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Former Curacao PM released from custody but remains a suspect in money laundering investigation
Published on May 29, 2014 Email To Friend    Print Version

WILLEMSTAD, Curacao -- Former prime minister of Curacao Gerrit Schotte was ordered to be released from custody late on Tuesday by a local magistrate, after attorney Eldon ‘Peppie’ Sulvaran had filed for Schotte’s immediate release on Tuesday morning.

“The magistrate indicated that in view of the extensive content of the file and the fact that Mr Schotte does not know who the witnesses, who have yet to be heard are, the continuation of the detention is not necessary,” spokesman Guillano Schoop of the Public Prosecutor said.

gerrit_schotte4.jpg
Gerrit Schotte
Schotte has reportedly promised to cooperate with the ongoing money laundering and forgery investigation.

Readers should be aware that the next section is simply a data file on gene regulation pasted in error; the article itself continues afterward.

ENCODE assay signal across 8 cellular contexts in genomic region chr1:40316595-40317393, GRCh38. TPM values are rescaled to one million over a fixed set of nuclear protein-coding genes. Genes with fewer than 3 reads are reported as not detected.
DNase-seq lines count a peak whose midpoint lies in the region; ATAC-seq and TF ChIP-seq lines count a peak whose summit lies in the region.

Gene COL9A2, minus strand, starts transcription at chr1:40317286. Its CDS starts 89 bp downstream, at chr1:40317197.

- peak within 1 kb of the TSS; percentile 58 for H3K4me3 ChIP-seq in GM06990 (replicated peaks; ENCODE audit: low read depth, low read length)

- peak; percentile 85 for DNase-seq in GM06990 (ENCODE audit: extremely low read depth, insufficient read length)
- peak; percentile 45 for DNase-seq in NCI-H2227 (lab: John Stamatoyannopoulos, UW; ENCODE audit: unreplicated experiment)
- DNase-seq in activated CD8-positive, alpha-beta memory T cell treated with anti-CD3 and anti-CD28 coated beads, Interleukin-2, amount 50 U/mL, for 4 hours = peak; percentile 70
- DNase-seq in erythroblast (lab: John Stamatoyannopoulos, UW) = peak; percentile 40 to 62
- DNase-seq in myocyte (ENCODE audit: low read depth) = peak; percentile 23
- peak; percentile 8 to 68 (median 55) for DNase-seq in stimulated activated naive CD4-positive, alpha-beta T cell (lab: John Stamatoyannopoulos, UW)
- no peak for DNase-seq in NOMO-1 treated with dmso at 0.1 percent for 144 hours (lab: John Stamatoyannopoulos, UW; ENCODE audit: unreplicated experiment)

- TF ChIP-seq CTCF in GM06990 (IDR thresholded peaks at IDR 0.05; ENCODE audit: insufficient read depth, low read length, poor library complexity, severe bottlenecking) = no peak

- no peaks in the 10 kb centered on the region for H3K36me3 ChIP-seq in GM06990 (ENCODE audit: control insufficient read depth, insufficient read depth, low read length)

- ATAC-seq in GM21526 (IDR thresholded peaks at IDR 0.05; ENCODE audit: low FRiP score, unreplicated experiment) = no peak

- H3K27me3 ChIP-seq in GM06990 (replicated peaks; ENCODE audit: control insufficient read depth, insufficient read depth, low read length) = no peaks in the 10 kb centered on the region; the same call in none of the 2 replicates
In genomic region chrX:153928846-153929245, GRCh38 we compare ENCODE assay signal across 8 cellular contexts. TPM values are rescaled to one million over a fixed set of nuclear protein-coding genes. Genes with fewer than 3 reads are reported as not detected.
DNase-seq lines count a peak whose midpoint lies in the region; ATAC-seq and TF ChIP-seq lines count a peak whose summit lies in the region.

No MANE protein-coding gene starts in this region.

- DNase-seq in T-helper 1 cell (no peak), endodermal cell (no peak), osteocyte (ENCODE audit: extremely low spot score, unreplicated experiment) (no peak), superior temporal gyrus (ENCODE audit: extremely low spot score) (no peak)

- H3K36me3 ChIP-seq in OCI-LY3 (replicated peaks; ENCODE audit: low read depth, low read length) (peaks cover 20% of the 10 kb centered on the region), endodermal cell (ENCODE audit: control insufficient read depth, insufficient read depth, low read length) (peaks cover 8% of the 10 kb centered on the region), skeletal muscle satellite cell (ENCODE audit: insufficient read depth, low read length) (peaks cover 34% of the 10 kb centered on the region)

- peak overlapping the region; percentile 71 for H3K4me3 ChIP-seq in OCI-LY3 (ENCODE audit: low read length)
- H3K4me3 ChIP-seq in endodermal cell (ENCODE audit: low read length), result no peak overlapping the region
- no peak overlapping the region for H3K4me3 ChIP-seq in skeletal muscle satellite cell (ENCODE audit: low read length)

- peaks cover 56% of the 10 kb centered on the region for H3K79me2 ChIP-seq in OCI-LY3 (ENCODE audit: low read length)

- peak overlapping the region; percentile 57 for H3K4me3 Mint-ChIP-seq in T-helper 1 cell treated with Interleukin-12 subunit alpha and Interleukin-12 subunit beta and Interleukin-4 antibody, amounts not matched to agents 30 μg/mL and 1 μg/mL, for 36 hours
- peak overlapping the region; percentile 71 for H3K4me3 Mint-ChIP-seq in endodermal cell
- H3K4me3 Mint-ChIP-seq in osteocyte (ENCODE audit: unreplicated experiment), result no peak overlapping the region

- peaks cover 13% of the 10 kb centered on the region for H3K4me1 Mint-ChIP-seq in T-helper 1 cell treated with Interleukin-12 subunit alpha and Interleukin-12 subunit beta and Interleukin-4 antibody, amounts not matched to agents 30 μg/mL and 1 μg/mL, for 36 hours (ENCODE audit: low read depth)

The former prime minister remains a suspect in the matter, as well as his domestic partner Cicely van der Dijs, who was released from custody last Thursday. Schotte was arrested on Tuesday of last week at the television studios of CBA, after he had given an interview. Van der Dijs was arrested at home shortly after.

About thirty supporters of Schotte’s political party Movementu Futuro Kòrsou (MFK)MFK, including van der Dijs and his father Hendrik Schotte, were present to support him on Tuesday afternoon at the Public Prosecution’s office. With whistles, bells and microphones they supported the MFK leader, who appeared briefly at the window, with loud applause. During the previous eight days Schotte had been held in a police cell.

A police raid last week on a house in Italy was reportedly in connection with the case. Several witnesses were also questioned in Italy, St Maarten and Curacao. This case relates to 52 unusual transaction reports that Schotte is said to have been involved with, including through the bank account of van der Dijs.

This money reportedly came from casino magnate Francesco Corallo, who comes from Italy and owns several casinos in St Maarten. Corallo was at one time on the INTERPOL wanted list, but he turned himself in to the Italian authorities.

Republished with permission of the Curacao Chronicle
 
Reads: 3025





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